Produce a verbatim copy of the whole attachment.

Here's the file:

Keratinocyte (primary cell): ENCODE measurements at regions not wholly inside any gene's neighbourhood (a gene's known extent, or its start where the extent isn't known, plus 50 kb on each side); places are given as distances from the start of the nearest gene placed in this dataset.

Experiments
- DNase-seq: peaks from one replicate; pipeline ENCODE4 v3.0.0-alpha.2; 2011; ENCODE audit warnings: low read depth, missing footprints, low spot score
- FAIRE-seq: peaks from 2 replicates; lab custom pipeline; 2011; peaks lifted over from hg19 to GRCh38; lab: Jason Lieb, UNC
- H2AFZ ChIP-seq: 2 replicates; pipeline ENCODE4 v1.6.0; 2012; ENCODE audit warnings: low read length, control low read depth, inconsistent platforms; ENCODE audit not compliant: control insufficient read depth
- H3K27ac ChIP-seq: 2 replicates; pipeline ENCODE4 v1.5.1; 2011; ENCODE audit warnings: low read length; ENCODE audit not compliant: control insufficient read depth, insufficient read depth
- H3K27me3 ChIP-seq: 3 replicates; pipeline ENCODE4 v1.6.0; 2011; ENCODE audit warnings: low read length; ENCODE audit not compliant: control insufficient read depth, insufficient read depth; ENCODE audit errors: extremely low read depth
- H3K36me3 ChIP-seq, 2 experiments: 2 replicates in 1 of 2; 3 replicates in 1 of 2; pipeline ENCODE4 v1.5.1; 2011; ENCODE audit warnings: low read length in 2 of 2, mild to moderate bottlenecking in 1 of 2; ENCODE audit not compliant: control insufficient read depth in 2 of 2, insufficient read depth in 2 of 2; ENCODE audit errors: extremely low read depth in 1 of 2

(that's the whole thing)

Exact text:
Keratinocyte (primary cell): ENCODE measurements at regions not wholly inside any gene's neighbourhood (a gene's known extent, or its start where the extent isn't known, plus 50 kb on each side); places are given as distances from the start of the nearest gene placed in this dataset.

Experiments
- DNase-seq: peaks from one replicate; pipeline ENCODE4 v3.0.0-alpha.2; 2011; ENCODE audit warnings: low read depth, missing footprints, low spot score
- FAIRE-seq: peaks from 2 replicates; lab custom pipeline; 2011; peaks lifted over from hg19 to GRCh38; lab: Jason Lieb, UNC
- H2AFZ ChIP-seq: 2 replicates; pipeline ENCODE4 v1.6.0; 2012; ENCODE audit warnings: low read length, control low read depth, inconsistent platforms; ENCODE audit not compliant: control insufficient read depth
- H3K27ac ChIP-seq: 2 replicates; pipeline ENCODE4 v1.5.1; 2011; ENCODE audit warnings: low read length; ENCODE audit not compliant: control insufficient read depth, insufficient read depth
- H3K27me3 ChIP-seq: 3 replicates; pipeline ENCODE4 v1.6.0; 2011; ENCODE audit warnings: low read length; ENCODE audit not compliant: control insufficient read depth, insufficient read depth; ENCODE audit errors: extremely low read depth
- H3K36me3 ChIP-seq, 2 experiments: 2 replicates in 1 of 2; 3 replicates in 1 of 2; pipeline ENCODE4 v1.5.1; 2011; ENCODE audit warnings: low read length in 2 of 2, mild to moderate bottlenecking in 1 of 2; ENCODE audit not compliant: control insufficient read depth in 2 of 2, insufficient read depth in 2 of 2; ENCODE audit errors: extremely low read depth in 1 of 2